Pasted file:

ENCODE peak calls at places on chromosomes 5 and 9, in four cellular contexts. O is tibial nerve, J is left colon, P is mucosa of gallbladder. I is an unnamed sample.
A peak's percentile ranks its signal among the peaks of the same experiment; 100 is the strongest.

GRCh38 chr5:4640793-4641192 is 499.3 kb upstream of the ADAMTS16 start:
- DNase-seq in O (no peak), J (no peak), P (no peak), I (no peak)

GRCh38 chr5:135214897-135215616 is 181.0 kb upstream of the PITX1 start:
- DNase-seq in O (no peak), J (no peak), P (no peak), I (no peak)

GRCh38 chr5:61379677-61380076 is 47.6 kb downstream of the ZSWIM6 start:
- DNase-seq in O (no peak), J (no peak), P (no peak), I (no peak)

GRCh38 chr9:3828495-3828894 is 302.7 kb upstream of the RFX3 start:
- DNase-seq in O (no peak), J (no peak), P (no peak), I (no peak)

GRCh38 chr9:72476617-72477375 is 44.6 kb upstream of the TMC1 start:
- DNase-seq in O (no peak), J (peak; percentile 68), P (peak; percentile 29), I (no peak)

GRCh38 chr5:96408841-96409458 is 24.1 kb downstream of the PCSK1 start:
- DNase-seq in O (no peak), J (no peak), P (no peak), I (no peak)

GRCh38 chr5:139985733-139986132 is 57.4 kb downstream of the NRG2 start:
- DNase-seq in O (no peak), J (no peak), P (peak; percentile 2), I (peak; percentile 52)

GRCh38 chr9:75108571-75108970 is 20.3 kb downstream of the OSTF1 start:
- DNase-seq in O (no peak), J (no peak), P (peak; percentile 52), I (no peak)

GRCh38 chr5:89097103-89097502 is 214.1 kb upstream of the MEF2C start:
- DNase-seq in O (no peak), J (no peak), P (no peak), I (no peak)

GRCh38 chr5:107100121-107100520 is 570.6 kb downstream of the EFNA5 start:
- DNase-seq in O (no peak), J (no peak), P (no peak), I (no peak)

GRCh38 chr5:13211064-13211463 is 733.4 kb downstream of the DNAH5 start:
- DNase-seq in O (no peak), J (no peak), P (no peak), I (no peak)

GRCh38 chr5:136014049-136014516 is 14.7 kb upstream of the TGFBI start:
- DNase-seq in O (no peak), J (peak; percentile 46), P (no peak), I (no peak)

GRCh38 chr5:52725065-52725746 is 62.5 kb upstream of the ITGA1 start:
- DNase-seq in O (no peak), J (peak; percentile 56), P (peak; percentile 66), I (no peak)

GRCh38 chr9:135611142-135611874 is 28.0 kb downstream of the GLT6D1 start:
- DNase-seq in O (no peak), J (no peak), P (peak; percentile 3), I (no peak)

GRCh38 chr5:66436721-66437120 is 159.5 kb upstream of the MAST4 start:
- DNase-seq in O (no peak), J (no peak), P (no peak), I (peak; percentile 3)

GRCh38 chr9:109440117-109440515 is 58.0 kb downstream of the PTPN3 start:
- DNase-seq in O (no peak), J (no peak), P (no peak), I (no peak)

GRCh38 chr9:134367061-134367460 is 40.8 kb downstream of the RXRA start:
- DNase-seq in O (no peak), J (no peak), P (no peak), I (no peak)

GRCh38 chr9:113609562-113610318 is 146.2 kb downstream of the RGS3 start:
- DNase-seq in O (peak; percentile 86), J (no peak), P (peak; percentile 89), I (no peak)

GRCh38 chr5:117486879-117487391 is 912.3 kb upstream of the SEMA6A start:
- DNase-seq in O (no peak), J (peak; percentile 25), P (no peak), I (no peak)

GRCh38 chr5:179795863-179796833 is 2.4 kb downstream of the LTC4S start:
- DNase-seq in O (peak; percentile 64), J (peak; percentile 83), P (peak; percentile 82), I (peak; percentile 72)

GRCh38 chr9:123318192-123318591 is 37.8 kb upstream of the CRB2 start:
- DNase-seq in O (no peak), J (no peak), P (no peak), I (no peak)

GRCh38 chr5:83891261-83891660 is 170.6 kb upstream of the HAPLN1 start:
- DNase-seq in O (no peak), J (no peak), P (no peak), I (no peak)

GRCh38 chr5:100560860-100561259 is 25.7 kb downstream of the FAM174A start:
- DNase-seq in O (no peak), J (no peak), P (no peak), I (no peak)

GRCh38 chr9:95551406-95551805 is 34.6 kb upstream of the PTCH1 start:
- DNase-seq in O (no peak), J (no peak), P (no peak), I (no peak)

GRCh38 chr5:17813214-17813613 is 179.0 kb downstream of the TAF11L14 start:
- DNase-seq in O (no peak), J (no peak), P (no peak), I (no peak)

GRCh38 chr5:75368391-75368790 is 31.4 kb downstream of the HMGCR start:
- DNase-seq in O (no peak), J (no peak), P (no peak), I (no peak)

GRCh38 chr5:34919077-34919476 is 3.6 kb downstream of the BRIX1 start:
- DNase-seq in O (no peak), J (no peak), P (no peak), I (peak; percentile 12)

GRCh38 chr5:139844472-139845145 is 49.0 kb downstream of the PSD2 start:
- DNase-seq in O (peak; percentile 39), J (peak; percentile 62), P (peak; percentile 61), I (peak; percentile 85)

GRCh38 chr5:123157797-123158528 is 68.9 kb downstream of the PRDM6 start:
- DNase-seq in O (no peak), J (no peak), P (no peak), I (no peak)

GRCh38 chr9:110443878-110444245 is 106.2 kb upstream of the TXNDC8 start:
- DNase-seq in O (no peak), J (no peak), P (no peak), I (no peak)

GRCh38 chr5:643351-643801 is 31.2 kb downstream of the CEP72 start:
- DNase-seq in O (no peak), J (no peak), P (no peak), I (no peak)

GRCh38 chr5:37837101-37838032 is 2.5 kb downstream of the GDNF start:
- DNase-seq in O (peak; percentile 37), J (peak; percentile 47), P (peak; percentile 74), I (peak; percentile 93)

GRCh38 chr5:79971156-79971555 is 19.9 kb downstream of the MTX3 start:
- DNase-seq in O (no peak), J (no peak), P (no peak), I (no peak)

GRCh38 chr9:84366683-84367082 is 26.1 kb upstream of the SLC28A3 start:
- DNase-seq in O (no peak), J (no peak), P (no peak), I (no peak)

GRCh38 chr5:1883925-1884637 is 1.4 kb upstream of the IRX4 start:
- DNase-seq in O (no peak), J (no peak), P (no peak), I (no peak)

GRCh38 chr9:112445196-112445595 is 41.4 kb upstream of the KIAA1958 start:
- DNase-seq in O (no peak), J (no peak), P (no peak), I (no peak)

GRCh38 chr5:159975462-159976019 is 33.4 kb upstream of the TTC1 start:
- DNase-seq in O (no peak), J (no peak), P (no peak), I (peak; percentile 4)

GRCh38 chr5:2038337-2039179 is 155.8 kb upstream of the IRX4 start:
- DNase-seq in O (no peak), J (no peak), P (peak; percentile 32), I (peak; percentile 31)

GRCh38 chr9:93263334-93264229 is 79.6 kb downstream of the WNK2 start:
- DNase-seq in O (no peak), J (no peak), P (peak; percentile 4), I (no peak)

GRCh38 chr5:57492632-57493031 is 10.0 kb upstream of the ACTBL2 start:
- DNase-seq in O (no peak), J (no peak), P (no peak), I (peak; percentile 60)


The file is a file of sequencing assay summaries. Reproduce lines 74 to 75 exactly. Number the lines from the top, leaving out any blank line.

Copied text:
- DNase-seq in O (no peak), J (no peak), P (no peak), I (no peak)

GRCh38 chr5:159975462-159976019 is 33.4 kb upstream of the TTC1 start: